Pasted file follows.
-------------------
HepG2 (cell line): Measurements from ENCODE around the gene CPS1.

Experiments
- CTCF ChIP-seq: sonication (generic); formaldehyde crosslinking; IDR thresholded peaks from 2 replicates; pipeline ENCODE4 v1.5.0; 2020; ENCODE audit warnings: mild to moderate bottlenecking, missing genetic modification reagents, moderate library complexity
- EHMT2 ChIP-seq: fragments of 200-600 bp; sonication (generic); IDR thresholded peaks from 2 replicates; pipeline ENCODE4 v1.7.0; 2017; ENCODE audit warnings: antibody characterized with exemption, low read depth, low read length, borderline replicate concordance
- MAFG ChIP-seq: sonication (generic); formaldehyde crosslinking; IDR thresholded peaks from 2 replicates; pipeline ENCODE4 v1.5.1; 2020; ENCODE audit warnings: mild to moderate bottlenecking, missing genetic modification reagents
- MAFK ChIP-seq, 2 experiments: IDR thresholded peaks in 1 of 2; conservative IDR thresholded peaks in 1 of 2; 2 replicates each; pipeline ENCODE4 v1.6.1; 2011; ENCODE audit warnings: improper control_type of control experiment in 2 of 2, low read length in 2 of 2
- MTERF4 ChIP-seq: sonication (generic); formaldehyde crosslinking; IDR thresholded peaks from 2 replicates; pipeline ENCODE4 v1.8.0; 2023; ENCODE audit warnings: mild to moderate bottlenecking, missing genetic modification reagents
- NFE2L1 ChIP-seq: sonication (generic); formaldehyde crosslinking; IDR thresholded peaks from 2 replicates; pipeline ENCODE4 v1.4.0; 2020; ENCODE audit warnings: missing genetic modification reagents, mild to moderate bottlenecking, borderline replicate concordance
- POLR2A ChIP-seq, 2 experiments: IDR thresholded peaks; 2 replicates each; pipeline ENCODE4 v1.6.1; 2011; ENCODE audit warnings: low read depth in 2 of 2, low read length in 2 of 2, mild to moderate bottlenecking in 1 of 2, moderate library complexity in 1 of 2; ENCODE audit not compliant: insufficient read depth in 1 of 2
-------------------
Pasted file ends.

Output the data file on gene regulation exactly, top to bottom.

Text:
HepG2 (cell line): Measurements from ENCODE around the gene CPS1.

Experiments
- CTCF ChIP-seq: sonication (generic); formaldehyde crosslinking; IDR thresholded peaks from 2 replicates; pipeline ENCODE4 v1.5.0; 2020; ENCODE audit warnings: mild to moderate bottlenecking, missing genetic modification reagents, moderate library complexity
- EHMT2 ChIP-seq: fragments of 200-600 bp; sonication (generic); IDR thresholded peaks from 2 replicates; pipeline ENCODE4 v1.7.0; 2017; ENCODE audit warnings: antibody characterized with exemption, low read depth, low read length, borderline replicate concordance
- MAFG ChIP-seq: sonication (generic); formaldehyde crosslinking; IDR thresholded peaks from 2 replicates; pipeline ENCODE4 v1.5.1; 2020; ENCODE audit warnings: mild to moderate bottlenecking, missing genetic modification reagents
- MAFK ChIP-seq, 2 experiments: IDR thresholded peaks in 1 of 2; conservative IDR thresholded peaks in 1 of 2; 2 replicates each; pipeline ENCODE4 v1.6.1; 2011; ENCODE audit warnings: improper control_type of control experiment in 2 of 2, low read length in 2 of 2
- MTERF4 ChIP-seq: sonication (generic); formaldehyde crosslinking; IDR thresholded peaks from 2 replicates; pipeline ENCODE4 v1.8.0; 2023; ENCODE audit warnings: mild to moderate bottlenecking, missing genetic modification reagents
- NFE2L1 ChIP-seq: sonication (generic); formaldehyde crosslinking; IDR thresholded peaks from 2 replicates; pipeline ENCODE4 v1.4.0; 2020; ENCODE audit warnings: missing genetic modification reagents, mild to moderate bottlenecking, borderline replicate concordance
- POLR2A ChIP-seq, 2 experiments: IDR thresholded peaks; 2 replicates each; pipeline ENCODE4 v1.6.1; 2011; ENCODE audit warnings: low read depth in 2 of 2, low read length in 2 of 2, mild to moderate bottlenecking in 1 of 2, moderate library complexity in 1 of 2; ENCODE audit not compliant: insufficient read depth in 1 of 2